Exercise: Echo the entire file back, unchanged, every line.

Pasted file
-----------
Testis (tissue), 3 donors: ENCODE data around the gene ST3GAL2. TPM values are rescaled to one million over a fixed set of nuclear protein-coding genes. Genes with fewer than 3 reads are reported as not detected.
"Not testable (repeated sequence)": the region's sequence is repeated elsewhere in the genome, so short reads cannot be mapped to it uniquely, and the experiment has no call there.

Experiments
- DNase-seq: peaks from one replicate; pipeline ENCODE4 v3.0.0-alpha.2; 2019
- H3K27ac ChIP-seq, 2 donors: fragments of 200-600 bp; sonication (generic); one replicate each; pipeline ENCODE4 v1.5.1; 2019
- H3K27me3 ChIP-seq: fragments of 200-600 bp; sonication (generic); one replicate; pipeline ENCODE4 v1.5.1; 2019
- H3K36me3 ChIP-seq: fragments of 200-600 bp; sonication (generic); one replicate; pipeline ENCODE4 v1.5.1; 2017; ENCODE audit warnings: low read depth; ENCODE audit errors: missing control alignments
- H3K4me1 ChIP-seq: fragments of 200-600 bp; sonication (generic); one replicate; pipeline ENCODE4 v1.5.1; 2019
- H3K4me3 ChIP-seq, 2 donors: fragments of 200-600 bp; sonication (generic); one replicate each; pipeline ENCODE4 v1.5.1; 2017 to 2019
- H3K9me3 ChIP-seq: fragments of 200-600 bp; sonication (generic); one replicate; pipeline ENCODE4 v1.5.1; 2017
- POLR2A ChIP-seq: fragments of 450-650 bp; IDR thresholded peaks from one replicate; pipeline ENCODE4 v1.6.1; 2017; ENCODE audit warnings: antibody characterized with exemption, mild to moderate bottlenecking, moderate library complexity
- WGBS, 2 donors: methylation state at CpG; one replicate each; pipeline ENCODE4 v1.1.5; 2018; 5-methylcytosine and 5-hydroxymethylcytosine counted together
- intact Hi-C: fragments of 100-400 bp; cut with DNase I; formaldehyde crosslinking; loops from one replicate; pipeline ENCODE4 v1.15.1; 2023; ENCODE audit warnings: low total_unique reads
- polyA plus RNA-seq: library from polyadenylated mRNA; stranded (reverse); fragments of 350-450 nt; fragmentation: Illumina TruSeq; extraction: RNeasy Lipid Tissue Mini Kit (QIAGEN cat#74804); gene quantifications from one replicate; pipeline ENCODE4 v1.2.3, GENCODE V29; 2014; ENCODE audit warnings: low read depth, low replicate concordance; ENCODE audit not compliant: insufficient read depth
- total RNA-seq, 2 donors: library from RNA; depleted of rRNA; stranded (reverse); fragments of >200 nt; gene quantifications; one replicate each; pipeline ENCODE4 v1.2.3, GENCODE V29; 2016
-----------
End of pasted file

Testis (tissue), 3 donors: ENCODE data around the gene ST3GAL2. TPM values are rescaled to one million over a fixed set of nuclear protein-coding genes. Genes with fewer than 3 reads are reported as not detected.
"Not testable (repeated sequence)": the region's sequence is repeated elsewhere in the genome, so short reads cannot be mapped to it uniquely, and the experiment has no call there.

Experiments
- DNase-seq: peaks from one replicate; pipeline ENCODE4 v3.0.0-alpha.2; 2019
- H3K27ac ChIP-seq, 2 donors: fragments of 200-600 bp; sonication (generic); one replicate each; pipeline ENCODE4 v1.5.1; 2019
- H3K27me3 ChIP-seq: fragments of 200-600 bp; sonication (generic); one replicate; pipeline ENCODE4 v1.5.1; 2019
- H3K36me3 ChIP-seq: fragments of 200-600 bp; sonication (generic); one replicate; pipeline ENCODE4 v1.5.1; 2017; ENCODE audit warnings: low read depth; ENCODE audit errors: missing control alignments
- H3K4me1 ChIP-seq: fragments of 200-600 bp; sonication (generic); one replicate; pipeline ENCODE4 v1.5.1; 2019
- H3K4me3 ChIP-seq, 2 donors: fragments of 200-600 bp; sonication (generic); one replicate each; pipeline ENCODE4 v1.5.1; 2017 to 2019
- H3K9me3 ChIP-seq: fragments of 200-600 bp; sonication (generic); one replicate; pipeline ENCODE4 v1.5.1; 2017
- POLR2A ChIP-seq: fragments of 450-650 bp; IDR thresholded peaks from one replicate; pipeline ENCODE4 v1.6.1; 2017; ENCODE audit warnings: antibody characterized with exemption, mild to moderate bottlenecking, moderate library complexity
- WGBS, 2 donors: methylation state at CpG; one replicate each; pipeline ENCODE4 v1.1.5; 2018; 5-methylcytosine and 5-hydroxymethylcytosine counted together
- intact Hi-C: fragments of 100-400 bp; cut with DNase I; formaldehyde crosslinking; loops from one replicate; pipeline ENCODE4 v1.15.1; 2023; ENCODE audit warnings: low total_unique reads
- polyA plus RNA-seq: library from polyadenylated mRNA; stranded (reverse); fragments of 350-450 nt; fragmentation: Illumina TruSeq; extraction: RNeasy Lipid Tissue Mini Kit (QIAGEN cat#74804); gene quantifications from one replicate; pipeline ENCODE4 v1.2.3, GENCODE V29; 2014; ENCODE audit warnings: low read depth, low replicate concordance; ENCODE audit not compliant: insufficient read depth
- total RNA-seq, 2 donors: library from RNA; depleted of rRNA; stranded (reverse); fragments of >200 nt; gene quantifications; one replicate each; pipeline ENCODE4 v1.2.3, GENCODE V29; 2016